The SSF is envisioned not a singular event but a collaborative process which aims to understand an issue, set goals, create a workable roadmap, and build towards further research and development, with the ultimate goal of delivering concrete results. Participants are asked to participate from September 2015 onwards, subject to their own availability, in shaping the SSF agenda. Following the SSF in April 2016, participants will be expected to collaborate on the production of the roadmap, which is expected to lead to funded international collaborative research projects.

The Southeast Asian Strategic Forum

The Southeast Asian Strategic Forum (SSF) is a three day multi-sectoral forum, convened in conjunction with the Southeast Asian Studies Symposium. Unlike the Symposium, which is primarily a broad-based academic conference, the Strategic Forum focuses on a single theme, seeks to bring together leaders from different sectors (business, politics, academia, and civil society) into a constructive discussion aimed at producing a clear map for producing positive outcomes and contributing solutions to our most pressing issues.

The guiding principle of the Southeast Asian Strategic Forum is results. The Forum is focused on providing concrete steps for participants to execute. All sessions should be arranged with this outcome in mind. This does not preclude informational or sharing sessions, but these should be kept to a minimum and used to enhance the impact of the outcome-driven sessions, not serve as the main focus. Three questions will shape the sessions:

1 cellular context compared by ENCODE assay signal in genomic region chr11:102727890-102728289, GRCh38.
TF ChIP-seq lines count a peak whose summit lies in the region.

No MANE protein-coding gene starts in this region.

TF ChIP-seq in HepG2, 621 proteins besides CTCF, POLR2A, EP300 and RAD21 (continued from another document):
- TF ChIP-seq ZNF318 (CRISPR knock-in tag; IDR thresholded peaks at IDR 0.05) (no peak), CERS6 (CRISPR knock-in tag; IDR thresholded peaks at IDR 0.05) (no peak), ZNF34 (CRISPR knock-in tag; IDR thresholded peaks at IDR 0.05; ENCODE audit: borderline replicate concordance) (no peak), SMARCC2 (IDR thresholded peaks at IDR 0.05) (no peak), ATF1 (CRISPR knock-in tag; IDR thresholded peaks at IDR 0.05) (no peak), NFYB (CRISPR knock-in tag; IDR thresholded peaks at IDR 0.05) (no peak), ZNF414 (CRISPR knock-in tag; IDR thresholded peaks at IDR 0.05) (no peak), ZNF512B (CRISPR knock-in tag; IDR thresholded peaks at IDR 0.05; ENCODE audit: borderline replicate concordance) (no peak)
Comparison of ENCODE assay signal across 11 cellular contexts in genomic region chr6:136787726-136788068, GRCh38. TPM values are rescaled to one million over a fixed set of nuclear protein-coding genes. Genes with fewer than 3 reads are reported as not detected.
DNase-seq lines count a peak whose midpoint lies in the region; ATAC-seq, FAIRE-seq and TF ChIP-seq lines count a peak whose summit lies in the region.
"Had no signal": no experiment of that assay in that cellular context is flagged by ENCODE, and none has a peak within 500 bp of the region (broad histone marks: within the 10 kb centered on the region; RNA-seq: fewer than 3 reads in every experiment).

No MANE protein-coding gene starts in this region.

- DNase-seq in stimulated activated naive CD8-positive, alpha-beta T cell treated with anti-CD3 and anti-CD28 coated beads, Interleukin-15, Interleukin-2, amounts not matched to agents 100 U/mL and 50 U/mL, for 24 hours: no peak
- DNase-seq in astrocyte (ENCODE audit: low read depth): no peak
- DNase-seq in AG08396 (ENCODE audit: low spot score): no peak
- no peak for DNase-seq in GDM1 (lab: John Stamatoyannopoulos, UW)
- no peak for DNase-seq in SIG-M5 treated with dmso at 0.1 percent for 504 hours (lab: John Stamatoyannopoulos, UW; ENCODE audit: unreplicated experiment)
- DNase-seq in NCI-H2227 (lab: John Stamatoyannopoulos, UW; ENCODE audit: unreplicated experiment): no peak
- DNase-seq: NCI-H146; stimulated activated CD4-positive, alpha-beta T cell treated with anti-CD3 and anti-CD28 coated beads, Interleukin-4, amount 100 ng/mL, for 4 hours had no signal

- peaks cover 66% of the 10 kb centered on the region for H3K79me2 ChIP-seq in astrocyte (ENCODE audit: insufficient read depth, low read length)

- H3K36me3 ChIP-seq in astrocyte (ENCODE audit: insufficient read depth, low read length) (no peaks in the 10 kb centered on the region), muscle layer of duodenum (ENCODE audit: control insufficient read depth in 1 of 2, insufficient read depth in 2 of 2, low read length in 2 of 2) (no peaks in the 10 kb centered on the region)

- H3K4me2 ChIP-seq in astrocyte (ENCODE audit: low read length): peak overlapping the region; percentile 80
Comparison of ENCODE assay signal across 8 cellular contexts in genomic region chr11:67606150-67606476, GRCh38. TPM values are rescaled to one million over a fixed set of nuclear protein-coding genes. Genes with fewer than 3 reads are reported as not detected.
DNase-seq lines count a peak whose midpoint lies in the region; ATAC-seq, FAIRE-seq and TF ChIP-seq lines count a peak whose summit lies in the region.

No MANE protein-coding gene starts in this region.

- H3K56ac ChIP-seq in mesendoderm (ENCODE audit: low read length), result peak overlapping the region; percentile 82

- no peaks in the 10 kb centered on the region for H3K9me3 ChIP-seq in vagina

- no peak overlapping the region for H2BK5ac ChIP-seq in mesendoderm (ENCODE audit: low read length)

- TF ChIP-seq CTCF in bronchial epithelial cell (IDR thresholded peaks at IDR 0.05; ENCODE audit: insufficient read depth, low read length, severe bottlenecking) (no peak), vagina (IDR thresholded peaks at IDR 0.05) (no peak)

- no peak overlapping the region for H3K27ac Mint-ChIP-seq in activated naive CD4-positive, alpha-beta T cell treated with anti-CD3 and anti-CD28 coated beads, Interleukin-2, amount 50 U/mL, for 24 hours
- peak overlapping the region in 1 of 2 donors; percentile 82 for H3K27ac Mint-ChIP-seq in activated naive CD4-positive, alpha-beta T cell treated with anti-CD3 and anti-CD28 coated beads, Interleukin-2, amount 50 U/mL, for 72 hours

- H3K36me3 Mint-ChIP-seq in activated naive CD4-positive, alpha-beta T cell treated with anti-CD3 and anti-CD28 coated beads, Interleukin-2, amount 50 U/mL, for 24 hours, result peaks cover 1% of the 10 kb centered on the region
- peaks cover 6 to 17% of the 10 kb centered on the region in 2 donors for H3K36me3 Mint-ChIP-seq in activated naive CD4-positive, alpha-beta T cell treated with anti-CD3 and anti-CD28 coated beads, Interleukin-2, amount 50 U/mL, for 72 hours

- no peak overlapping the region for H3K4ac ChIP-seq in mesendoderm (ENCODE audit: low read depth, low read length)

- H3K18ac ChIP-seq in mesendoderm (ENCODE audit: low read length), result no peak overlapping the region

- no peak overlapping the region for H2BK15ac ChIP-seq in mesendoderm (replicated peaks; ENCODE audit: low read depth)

1. What is the current state of the issue? Sessions focusing on this question should seek to define the question as well as to inventory resources and information.
  2. What is the goal/solution? In light of the problem, these sessions should seek to frame a clear goal(s) that would form an acceptable outcome on an acceptable timescale.
  3. How do we get there? These sessions should focus on working on what needs to be done to achieve the goal. What data needs to be gathered, and how do we gather it? What structures or institutions need to be created? What information needs to be disseminated?

Ideally, participants in the forum should depart with a clear plan in mind to execute to achieve the goal – e.g., three steps they need to take in the next year, or the outline of a project that will produce the data needed for further action.


The following themes will be addressed:

  1. Innovation and Technology: How we advance women as innovators and technology leaders? How can we advance women to be equal architects in leading the Fourth Industrial Revolution? How innovation and technology can empower women and create opportunities?
  2. Financial Inclusion and Empowerment: eg Responsible and dignified growth; Cultural change; Third sector participation; Women’s Rights; the historical context and progress made; Technology’s role the importance of understanding local culture for appropriate and effective solutions; gender segregation; the appropriateness of imposing “western” solutions on Southeast Asia.
  3. Entrepreneurship Growth: eg Connectivity across Southeast Asia and with international trade, access to finance, skills, mentorship, and networking; Moving from micro-enterprise to SME status, especially via the financial and banking system (eg using property and chattels as collateral, changing scoring and risk-assessment models, building credit history, place in the global supply chain, accessing finance); skills development, technical assistance, childcare support; Transforming female exploitative economies to female empowerment
  4. Women in Leadership: eg developing future women leaders; obstacles to women leaders, the ability of women to access institutions – women on corporate boards, women in parliament, women in local governments; Improving equality in representation and policy outcomes; how to allocate talent more effectively; female leadership and traditional commercial culture; changing gender based attitudes and social bias.